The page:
Brexit cross-party talks fail over ‘weakness and instability’ of Theresa May’s Government

Uncertainty looms over UK as Brexit compromise talks fail

I have written to Theresa May to say that talks on finding a compromise agreement for leaving the European Union have gone as far as they can; Labour Party Leader Jeremy Corbyn

Talks between the United Kingdom’s Government and Opposition aimed at striking a compromise Brexit deal have broken down without agreement, plunging the country back into a morass of uncertainty over its departure from the European Union.

Key points:

  • Mrs May reached out to Labour to secure support for her proposed Brexit deal
  • Labour cited policy gaps and Mrs May’s weak leadership for dialogue’s breakdown
  • MPs are due to vote a fourth time over Mrs May’s deal in June

Opposition Labour Party leader Jeremy Corbyn on Friday said talks with Prime Minister Theresa May’s Conservative Government had “gone as far as they can”.

In a letter to Mrs May released by Labour, Mr Corbyn said “we have been unable to bridge important policy gaps between us”.

It was the moment we all knew would arrive sooner or later. On Friday morning it emerged that cross-party talks on Brexit had finally collapsed.

Theresa May and Jeremy Corbyn, the leaders of two very different forces in British politics, failed to reach a compromise deal after six weeks of negotiations, and, it seems, we are back to square one.

So, what the hell have they been doing all this time? And what next for the UK’s long and tortuous departure from the European Union?

Who pulled the plug?

In the end, it was the Labour leader who decided enough was enough.

Blaming the impending race for the Tory leadership (May has said she will set out the timetable for her departure within weeks,)  Corbyn wrote to the PM on Friday morning.

He told reporters: “The PM has announced the date she’s leaving, there have been increasing noises off stage by Conservative Cabinet ministers and others who don’t agree with much of the talks or any of the discussions we are holding, so we are concluding the talks.”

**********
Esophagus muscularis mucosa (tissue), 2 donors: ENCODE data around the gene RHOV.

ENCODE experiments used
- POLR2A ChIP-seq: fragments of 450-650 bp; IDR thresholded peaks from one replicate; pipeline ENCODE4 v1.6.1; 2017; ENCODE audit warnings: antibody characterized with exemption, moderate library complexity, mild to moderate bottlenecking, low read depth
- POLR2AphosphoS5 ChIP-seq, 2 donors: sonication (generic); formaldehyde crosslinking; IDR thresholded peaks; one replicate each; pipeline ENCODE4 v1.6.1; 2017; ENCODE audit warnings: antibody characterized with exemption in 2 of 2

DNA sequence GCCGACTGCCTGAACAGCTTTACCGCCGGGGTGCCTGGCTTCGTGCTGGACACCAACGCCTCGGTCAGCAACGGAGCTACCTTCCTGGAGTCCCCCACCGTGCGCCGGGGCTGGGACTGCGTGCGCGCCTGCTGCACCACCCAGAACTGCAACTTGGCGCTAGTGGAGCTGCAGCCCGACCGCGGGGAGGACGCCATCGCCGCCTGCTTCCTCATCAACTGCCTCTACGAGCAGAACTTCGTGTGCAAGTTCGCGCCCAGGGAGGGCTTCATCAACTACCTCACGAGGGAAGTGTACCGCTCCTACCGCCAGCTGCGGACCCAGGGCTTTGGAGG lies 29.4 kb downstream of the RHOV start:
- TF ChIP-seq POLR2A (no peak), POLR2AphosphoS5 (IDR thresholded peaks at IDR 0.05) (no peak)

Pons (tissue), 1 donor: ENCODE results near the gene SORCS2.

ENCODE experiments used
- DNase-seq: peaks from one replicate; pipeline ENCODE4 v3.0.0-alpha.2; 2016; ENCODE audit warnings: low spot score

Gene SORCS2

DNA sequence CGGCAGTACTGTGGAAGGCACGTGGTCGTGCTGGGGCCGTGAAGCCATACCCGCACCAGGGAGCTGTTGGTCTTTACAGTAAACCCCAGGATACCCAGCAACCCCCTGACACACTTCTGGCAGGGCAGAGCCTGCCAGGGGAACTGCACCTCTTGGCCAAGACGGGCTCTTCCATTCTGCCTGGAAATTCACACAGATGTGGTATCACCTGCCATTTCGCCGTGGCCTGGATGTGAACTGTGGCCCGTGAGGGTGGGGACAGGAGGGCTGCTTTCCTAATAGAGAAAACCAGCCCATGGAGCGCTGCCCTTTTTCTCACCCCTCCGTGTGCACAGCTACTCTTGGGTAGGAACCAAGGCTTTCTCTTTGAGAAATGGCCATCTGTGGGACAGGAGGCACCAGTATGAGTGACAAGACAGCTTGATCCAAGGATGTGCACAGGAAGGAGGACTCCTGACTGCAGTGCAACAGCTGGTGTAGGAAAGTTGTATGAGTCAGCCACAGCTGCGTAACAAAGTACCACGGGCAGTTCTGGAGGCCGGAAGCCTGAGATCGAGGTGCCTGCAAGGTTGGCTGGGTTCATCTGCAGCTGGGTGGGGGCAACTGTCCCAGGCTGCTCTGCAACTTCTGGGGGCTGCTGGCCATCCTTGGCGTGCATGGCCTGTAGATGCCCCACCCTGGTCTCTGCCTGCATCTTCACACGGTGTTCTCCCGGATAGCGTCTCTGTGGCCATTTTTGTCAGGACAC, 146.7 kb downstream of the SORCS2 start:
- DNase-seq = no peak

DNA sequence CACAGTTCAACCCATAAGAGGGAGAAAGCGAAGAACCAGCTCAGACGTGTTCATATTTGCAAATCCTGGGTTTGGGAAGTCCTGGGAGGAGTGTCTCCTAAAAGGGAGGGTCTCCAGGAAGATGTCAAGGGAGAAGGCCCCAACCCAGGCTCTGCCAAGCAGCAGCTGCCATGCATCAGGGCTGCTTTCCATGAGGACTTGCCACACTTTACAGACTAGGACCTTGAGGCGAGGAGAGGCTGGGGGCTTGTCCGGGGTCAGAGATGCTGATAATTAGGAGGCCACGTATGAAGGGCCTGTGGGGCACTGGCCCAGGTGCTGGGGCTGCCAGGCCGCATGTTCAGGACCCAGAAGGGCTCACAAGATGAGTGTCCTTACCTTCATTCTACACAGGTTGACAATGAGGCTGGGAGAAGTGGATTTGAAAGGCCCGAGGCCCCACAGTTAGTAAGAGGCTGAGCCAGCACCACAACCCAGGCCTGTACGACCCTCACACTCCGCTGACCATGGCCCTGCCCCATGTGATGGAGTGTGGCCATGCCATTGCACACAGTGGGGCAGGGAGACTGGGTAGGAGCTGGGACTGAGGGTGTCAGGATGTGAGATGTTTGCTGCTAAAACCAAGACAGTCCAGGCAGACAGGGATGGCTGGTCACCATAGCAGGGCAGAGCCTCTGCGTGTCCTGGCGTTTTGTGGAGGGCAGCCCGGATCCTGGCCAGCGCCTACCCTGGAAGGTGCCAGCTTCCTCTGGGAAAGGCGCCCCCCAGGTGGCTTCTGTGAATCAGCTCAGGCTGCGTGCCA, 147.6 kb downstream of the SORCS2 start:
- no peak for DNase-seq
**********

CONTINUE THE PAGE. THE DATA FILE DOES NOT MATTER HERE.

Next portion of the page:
Perhaps unsurprisingly, May blamed Labour. She said the party was divided over the issue of a second referendum.

A Downing Street source went further, singling out shadow Brexit secretary Keir Starmer’s “very strident” views on the subject during talks.

Both leaders stuck the boot in while out campaigning for votes ahead of Thursday’s European elections, a cynic might point out.

So, what was the point?

The parties entered talks in March after May’s withdrawal agreement was voted down by MPs for the third time.

Labour’s demands included a customs union – a prospect abhorred by Tory Brexiteers – and a so-called ‘Boris lock’, which would ensure whatever deal was agreed could not be torn up by a future Conservative PM.

Corbyn’s team also wanted a confirmatory vote on the deal.

During the talks various ministers and shadow ministers have met. Negotiators and the teams are said to have made progress on strengthening workers’ rights and environmental protections.

But ultimately, the talks’ failure has left most people wondering whether the government has wasted six weeks of the extension to Article 50 the EU granted the UK.

What next?

The government now looks set to hold a number of indicative votes.

These could take place as early as next week and include a range of customs arrangements, a soft Brexit and a second referendum.

A leaked document, which emerged on Friday morning, said MPs could be handed free votes customs options and be able to rank their options by preference: one, two, three and four.

The plan, which was apparently circulated during Labour-Tory talks, would also offer MPs a yes/no proposition on a second referendum, leading pro-EU MPs to claim the plan was designed to snuff out the idea.

It is not clear whether the document was agreed by the Cabinet and No. 10 refused to comment on it.

The government also stressed that it was still exploring alternative arrangements that could potentially solve the Northern Ireland backstop issue, though many believe this to be a non-starter given the EU’s staunch opposition.

Would indicative votes solve anything?

The answer is probably not.

An array of options, including a second referendum, the so-called ‘Common Market 2.0’ soft Brexit plan and Nigel Farage’s favoured no-deal exit, was put before MPs in March as part of a similar process. Nothing was able to command a majority.

And MPs have less incentive to find agreement, given that the PM has confirmed she will soon set out a timetable for her exit. Tory leadership hopefuls have begun jostling for position and Labour, which craves a general election, is unlikely to offer the PM a ‘get out of jail’ card.

If, by some miracle, MPs unify and settle on one way forward, the compromise will be written into the Withdrawal Agreement Bill (shorthand: WAB) which May will bring back to the Commons on the week of June 3.

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